In the 7 years since he’s graduated, cinematographer Alex Chinnici, ’09, has been Director of Photography for shorts, features, commercials, music videos, documentaries and more.
What is the most important thing in life? Family? Love? Happiness? I think we can all agree that it depends on the person, but not many would disagree with Happiness. To me, Happiness is doing what you love. I do what I love and, boy, am I lucky! I have been working as a professional Director of Photography since graduating from the School of Visual Arts in 2009.In high school, I gravitated towards filmmaking immediately. I was lucky enough to find a wonderful group of fellow filmmakers and collaborate on silly toilet humor videos before transitioning to those serious short films most of us end up making at SVA. I had assumed that you had to be a director if you wanted to be a filmmaker, but I quickly discovered my true calling: Cinematography.
At first it was about shooting whatever I could, accumulating footage for a reel, and most importantly, learning as much as possible while in school. Education is a life-long, day to day state of mind for me and I don’t expect that to ever change.School opened the doors to professional work, in which experience is everything. I learned not to take any and every job. Saying no is just as important as saying yes. Consciously shaping my career is an important a skill that continue to craft. It’s really come into sharp focus in the past year or so; it’s hard to say exactly when the transition happened, since it’s been a solid four years and counting.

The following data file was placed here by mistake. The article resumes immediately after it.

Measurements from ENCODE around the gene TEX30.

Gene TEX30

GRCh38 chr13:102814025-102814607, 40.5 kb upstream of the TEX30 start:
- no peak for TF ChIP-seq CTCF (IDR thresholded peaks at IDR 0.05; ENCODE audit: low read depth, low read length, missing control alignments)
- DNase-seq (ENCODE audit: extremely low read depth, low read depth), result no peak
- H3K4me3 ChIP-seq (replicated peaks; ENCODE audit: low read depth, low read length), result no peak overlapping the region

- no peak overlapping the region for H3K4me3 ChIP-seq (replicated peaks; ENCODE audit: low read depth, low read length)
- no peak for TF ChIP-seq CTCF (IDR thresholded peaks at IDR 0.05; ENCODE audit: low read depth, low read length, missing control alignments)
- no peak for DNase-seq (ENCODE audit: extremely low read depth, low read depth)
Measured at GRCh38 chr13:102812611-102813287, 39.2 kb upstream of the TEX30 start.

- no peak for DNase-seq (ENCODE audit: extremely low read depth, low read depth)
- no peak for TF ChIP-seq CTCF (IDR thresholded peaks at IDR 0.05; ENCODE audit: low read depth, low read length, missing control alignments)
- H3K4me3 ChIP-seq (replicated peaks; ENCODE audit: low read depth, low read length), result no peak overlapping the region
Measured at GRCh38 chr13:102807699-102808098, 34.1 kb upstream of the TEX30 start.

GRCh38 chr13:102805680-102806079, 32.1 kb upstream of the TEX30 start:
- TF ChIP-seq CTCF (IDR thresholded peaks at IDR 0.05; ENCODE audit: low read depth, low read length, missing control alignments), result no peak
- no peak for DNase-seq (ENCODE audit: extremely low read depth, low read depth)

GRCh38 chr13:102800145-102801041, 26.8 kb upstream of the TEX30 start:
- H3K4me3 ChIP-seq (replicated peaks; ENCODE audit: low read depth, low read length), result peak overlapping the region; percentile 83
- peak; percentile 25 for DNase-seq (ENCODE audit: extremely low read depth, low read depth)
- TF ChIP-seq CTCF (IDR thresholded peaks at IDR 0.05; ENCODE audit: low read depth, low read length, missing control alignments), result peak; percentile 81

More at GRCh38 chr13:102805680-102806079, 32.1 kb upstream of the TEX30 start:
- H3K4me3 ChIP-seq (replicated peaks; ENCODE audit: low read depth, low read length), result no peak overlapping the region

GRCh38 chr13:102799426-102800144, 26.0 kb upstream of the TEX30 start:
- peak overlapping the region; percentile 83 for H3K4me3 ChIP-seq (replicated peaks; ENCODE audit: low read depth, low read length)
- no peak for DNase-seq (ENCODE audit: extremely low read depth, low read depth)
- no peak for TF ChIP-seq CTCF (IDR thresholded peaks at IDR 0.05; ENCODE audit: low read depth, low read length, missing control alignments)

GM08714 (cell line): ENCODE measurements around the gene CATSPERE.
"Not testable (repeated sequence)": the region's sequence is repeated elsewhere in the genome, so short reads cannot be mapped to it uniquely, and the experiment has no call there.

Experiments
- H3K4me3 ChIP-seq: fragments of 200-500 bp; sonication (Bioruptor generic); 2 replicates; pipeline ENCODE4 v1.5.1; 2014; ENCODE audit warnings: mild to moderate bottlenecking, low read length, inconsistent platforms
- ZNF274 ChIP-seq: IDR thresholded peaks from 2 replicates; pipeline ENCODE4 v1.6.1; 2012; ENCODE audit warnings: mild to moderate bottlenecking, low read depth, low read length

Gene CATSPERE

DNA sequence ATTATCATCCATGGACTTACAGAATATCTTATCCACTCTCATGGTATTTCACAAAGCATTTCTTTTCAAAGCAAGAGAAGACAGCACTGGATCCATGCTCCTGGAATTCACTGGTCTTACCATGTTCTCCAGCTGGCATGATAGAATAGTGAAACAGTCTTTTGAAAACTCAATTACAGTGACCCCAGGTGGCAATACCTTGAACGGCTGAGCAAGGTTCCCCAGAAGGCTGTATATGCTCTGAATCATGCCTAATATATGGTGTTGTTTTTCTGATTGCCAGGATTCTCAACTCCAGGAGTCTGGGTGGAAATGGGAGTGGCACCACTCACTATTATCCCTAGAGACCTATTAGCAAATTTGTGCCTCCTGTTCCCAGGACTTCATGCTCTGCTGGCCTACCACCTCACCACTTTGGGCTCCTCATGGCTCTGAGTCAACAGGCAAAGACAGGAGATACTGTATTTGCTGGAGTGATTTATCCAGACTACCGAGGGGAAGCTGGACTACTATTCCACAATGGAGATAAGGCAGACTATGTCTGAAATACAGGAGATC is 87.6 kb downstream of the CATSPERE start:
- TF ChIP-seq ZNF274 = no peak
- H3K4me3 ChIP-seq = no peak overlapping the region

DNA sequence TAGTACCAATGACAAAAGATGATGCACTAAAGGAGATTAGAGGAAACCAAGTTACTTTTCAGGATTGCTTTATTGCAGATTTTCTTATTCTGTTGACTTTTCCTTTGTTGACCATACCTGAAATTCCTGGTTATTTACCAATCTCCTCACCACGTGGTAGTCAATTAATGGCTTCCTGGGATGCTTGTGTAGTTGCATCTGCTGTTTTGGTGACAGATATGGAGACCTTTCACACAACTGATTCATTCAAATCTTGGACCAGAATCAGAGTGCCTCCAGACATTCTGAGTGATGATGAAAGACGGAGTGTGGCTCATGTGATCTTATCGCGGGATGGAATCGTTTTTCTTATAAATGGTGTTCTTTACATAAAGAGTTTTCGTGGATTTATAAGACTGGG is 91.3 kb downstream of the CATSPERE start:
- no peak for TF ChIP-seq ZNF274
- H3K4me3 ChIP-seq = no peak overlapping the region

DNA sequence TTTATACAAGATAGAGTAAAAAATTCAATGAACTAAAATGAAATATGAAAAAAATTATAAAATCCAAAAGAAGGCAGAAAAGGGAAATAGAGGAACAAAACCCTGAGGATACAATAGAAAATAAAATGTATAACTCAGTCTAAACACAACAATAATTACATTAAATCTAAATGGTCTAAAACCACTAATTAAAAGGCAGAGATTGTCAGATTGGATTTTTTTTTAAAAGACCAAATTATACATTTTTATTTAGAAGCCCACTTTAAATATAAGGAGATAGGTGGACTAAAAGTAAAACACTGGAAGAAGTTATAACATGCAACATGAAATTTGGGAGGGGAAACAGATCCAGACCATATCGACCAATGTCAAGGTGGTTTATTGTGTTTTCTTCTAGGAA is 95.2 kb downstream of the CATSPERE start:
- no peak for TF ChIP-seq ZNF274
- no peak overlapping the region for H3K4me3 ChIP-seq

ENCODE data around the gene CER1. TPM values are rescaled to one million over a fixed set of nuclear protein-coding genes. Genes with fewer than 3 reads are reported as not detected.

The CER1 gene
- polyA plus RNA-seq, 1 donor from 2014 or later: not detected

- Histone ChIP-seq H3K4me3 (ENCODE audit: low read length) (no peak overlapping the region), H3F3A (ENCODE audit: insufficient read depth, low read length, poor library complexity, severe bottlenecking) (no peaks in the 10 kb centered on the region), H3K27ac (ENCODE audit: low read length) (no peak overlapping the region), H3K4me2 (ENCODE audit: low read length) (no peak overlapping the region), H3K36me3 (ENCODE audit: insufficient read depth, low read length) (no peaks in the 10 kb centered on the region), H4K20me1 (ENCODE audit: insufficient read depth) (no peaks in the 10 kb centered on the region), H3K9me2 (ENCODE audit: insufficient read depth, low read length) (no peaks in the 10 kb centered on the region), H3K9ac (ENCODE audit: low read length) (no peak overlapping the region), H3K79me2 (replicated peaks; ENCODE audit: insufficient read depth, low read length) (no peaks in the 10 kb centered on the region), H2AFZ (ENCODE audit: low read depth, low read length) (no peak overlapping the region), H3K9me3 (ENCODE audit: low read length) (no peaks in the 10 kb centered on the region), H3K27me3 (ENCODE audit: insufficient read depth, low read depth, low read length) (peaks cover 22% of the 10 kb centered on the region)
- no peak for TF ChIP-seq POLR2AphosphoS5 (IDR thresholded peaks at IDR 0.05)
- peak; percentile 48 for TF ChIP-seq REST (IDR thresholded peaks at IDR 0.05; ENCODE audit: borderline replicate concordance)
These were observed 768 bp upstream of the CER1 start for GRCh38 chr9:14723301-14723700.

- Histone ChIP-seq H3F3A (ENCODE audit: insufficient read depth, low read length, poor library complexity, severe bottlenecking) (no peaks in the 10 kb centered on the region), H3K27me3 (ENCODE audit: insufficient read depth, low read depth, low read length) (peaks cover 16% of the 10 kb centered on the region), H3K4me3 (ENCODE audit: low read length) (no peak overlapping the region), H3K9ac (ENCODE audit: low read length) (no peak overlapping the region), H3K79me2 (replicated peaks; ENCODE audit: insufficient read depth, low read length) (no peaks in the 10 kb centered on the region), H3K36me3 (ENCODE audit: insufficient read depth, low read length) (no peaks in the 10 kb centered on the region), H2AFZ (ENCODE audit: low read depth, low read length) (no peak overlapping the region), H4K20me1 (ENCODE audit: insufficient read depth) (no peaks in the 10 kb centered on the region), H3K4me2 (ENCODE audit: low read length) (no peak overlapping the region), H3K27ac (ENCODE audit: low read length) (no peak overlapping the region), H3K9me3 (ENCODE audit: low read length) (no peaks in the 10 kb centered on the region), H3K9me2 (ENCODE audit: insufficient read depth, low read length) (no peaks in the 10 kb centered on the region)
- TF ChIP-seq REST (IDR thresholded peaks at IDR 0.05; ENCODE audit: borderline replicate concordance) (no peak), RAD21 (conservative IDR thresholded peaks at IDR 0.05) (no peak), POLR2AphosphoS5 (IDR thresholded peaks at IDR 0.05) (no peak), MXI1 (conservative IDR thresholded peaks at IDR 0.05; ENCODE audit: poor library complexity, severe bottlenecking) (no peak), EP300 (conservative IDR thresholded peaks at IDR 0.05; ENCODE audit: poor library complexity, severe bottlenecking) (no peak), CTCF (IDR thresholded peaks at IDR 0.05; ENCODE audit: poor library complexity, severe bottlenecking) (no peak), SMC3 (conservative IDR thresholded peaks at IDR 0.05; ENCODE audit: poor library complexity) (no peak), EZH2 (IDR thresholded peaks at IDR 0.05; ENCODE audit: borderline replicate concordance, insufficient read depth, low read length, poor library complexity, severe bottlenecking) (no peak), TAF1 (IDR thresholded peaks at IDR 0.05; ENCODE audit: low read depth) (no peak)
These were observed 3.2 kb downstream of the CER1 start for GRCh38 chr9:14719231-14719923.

I have finally found the type of material what I’ve always wanted to shoot: Feature films and high-end commercials (specifically, car commercials). This has been my emphasis for the last two years.
One constant has remained with me ever since I was a student at SVA. One of my favorite teachers, Igor Sunara, gave me the best advice I’ve ever received. He said “Treat every job the same. Big budget, small budget…high stakes, low stakes. Always give it 110%. Your quality of work, your reputation, they’re everything.” That has stuck with me no matter what.